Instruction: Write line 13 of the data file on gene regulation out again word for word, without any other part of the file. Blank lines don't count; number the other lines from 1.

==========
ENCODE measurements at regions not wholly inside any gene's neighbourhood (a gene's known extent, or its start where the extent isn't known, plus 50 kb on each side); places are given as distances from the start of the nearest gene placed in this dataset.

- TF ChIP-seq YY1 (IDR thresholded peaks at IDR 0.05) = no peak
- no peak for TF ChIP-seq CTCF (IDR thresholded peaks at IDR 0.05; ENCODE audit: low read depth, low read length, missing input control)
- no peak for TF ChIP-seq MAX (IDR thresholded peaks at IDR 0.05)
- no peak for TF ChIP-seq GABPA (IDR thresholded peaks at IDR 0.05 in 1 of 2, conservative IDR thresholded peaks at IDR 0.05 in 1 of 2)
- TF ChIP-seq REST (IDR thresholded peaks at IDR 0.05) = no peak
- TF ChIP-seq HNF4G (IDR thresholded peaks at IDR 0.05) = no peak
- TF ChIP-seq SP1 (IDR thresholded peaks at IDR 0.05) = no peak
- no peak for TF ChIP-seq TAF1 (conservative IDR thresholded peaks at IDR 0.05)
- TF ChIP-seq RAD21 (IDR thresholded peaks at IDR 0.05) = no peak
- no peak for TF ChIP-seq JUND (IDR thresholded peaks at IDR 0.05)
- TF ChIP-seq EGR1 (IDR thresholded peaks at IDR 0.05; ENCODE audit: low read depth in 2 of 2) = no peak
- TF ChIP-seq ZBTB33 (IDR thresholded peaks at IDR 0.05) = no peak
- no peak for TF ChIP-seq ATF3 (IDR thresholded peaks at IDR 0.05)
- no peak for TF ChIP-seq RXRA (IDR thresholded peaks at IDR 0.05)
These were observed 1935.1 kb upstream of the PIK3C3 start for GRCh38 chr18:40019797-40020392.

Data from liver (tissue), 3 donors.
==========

- TF ChIP-seq ZBTB33 (IDR thresholded peaks at IDR 0.05) = no peak